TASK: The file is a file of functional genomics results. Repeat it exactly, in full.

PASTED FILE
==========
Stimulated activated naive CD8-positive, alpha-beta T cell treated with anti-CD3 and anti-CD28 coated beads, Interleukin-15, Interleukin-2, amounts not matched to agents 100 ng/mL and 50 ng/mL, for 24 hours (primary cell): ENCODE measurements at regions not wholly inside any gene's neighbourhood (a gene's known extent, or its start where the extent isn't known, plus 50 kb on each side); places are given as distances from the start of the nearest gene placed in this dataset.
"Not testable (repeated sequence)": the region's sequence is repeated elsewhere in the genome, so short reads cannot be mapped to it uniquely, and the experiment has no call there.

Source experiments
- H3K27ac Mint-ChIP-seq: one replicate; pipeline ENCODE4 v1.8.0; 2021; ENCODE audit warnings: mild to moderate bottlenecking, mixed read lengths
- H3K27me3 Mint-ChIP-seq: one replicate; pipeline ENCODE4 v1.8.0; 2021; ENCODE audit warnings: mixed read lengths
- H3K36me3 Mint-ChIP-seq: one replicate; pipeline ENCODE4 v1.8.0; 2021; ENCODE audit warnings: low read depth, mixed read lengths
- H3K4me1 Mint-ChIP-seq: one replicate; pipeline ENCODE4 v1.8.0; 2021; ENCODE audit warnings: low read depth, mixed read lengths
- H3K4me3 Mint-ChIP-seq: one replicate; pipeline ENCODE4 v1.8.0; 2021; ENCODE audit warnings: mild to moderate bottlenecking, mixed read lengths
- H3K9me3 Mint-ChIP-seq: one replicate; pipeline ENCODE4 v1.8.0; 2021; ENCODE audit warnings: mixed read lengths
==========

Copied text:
Stimulated activated naive CD8-positive, alpha-beta T cell treated with anti-CD3 and anti-CD28 coated beads, Interleukin-15, Interleukin-2, amounts not matched to agents 100 ng/mL and 50 ng/mL, for 24 hours (primary cell): ENCODE measurements at regions not wholly inside any gene's neighbourhood (a gene's known extent, or its start where the extent isn't known, plus 50 kb on each side); places are given as distances from the start of the nearest gene placed in this dataset.
"Not testable (repeated sequence)": the region's sequence is repeated elsewhere in the genome, so short reads cannot be mapped to it uniquely, and the experiment has no call there.

Source experiments
- H3K27ac Mint-ChIP-seq: one replicate; pipeline ENCODE4 v1.8.0; 2021; ENCODE audit warnings: mild to moderate bottlenecking, mixed read lengths
- H3K27me3 Mint-ChIP-seq: one replicate; pipeline ENCODE4 v1.8.0; 2021; ENCODE audit warnings: mixed read lengths
- H3K36me3 Mint-ChIP-seq: one replicate; pipeline ENCODE4 v1.8.0; 2021; ENCODE audit warnings: low read depth, mixed read lengths
- H3K4me1 Mint-ChIP-seq: one replicate; pipeline ENCODE4 v1.8.0; 2021; ENCODE audit warnings: low read depth, mixed read lengths
- H3K4me3 Mint-ChIP-seq: one replicate; pipeline ENCODE4 v1.8.0; 2021; ENCODE audit warnings: mild to moderate bottlenecking, mixed read lengths
- H3K9me3 Mint-ChIP-seq: one replicate; pipeline ENCODE4 v1.8.0; 2021; ENCODE audit warnings: mixed read lengths